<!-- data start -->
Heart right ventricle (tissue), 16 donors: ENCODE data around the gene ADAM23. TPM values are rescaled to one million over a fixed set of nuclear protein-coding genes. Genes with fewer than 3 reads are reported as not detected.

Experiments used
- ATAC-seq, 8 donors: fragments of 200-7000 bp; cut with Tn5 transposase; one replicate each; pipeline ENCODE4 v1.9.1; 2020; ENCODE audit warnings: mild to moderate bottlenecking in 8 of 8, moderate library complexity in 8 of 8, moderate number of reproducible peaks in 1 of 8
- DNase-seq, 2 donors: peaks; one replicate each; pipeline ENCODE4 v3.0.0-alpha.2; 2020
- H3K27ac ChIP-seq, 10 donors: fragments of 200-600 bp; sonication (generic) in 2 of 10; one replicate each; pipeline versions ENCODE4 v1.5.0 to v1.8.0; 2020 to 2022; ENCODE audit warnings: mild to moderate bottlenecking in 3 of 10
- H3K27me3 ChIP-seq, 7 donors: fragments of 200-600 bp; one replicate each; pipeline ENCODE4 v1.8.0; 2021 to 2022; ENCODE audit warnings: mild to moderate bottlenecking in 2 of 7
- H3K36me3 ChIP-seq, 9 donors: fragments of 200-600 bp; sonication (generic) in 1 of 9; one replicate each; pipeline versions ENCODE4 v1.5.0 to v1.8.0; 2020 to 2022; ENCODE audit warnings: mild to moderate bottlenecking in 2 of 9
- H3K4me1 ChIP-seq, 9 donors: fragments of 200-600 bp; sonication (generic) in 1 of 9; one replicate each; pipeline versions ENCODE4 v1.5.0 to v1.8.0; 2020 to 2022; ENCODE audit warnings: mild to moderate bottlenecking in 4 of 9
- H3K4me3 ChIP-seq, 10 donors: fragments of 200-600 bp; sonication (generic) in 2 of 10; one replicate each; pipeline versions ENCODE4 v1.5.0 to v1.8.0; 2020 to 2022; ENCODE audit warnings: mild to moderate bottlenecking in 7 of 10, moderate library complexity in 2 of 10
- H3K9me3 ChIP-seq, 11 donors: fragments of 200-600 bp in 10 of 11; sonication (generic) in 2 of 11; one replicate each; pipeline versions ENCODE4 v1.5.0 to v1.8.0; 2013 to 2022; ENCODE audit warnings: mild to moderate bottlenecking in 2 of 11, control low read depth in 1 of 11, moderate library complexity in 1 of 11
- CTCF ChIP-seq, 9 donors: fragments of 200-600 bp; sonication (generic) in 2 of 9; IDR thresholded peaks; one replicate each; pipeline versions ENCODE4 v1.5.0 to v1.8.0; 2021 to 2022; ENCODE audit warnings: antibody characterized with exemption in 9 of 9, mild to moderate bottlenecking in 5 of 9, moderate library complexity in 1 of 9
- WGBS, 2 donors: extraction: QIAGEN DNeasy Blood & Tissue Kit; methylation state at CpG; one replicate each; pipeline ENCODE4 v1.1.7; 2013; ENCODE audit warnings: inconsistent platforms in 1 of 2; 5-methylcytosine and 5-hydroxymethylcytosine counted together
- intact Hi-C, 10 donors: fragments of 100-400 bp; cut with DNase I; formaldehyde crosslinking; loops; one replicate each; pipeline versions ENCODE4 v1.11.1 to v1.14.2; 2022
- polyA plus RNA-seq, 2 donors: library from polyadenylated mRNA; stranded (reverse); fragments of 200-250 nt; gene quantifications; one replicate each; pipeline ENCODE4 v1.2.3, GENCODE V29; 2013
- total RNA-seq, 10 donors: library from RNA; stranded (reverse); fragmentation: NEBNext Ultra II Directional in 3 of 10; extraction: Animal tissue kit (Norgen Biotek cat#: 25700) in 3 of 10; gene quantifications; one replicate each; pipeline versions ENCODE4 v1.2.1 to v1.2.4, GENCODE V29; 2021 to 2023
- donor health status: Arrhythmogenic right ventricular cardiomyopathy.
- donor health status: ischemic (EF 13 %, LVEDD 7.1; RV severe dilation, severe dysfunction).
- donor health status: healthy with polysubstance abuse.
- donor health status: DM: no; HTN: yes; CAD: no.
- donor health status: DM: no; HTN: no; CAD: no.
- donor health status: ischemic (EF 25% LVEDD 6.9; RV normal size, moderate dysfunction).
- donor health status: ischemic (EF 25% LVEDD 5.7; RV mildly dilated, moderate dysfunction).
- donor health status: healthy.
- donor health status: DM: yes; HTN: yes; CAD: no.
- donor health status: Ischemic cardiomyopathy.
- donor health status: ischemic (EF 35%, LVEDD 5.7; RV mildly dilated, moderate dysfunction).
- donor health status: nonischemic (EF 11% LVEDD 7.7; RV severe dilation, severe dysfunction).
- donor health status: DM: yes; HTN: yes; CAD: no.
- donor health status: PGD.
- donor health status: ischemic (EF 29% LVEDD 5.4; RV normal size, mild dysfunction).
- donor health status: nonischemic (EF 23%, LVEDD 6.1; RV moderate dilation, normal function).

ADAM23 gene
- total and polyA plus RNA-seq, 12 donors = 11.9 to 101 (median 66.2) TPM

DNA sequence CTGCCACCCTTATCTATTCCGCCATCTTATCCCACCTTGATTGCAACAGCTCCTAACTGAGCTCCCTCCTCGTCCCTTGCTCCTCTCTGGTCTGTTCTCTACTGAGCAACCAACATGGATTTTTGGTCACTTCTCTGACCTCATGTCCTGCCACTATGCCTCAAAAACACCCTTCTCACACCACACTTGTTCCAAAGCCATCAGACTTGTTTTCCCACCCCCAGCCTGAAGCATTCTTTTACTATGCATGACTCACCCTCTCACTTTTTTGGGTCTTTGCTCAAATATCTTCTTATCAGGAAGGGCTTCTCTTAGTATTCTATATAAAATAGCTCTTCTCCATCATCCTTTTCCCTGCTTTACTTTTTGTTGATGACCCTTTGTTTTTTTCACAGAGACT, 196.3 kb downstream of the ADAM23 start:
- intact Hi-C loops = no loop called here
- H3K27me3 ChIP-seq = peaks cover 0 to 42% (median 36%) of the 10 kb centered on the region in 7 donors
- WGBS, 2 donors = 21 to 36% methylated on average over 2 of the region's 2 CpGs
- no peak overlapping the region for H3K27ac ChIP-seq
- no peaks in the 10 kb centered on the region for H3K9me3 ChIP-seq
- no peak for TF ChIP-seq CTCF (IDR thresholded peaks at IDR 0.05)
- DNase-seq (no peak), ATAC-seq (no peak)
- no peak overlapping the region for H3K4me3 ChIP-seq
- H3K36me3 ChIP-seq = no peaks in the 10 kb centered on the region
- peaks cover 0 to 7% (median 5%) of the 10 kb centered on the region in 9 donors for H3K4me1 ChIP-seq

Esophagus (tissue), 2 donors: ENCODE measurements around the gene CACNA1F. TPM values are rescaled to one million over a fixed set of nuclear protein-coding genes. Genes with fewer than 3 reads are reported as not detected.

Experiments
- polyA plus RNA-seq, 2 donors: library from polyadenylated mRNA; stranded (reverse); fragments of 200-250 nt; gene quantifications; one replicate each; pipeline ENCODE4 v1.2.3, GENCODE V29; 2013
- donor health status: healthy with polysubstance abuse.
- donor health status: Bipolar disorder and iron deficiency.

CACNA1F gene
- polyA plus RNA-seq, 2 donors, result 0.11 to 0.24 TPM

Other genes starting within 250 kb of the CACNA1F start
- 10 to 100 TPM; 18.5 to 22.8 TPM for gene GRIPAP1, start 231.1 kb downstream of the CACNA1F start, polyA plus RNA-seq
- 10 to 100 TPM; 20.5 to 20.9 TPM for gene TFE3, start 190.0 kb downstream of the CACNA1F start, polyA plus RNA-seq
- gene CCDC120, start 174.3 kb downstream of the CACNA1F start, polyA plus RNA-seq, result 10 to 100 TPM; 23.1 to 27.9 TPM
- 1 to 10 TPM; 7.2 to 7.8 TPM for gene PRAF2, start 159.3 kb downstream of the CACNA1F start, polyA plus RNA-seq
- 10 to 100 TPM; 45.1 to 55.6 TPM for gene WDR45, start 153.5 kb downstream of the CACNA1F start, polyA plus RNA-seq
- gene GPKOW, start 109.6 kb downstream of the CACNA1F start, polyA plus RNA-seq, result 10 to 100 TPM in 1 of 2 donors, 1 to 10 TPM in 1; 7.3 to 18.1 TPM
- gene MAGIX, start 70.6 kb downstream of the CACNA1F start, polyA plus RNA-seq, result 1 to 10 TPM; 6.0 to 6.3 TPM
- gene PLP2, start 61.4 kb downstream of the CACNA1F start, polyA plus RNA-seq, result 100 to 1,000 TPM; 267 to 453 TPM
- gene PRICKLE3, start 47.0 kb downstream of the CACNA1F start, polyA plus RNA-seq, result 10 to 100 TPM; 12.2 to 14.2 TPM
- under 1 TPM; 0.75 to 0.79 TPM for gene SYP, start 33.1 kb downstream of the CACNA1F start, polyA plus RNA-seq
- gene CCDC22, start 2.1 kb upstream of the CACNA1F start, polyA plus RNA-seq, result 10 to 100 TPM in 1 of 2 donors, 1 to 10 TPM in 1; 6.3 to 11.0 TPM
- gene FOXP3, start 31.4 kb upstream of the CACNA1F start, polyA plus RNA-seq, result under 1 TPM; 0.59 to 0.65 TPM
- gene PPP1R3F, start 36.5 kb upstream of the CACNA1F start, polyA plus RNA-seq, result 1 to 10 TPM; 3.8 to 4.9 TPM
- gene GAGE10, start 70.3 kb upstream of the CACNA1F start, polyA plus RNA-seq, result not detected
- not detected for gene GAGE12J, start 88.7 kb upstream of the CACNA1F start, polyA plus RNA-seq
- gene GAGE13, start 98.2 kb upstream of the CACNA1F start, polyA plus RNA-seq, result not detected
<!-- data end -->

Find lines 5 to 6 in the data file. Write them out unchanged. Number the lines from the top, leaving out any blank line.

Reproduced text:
- H3K27ac ChIP-seq, 10 donors: fragments of 200-600 bp; sonication (generic) in 2 of 10; one replicate each; pipeline versions ENCODE4 v1.5.0 to v1.8.0; 2020 to 2022; ENCODE audit warnings: mild to moderate bottlenecking in 3 of 10
- H3K27me3 ChIP-seq, 7 donors: fragments of 200-600 bp; one replicate each; pipeline ENCODE4 v1.8.0; 2021 to 2022; ENCODE audit warnings: mild to moderate bottlenecking in 2 of 7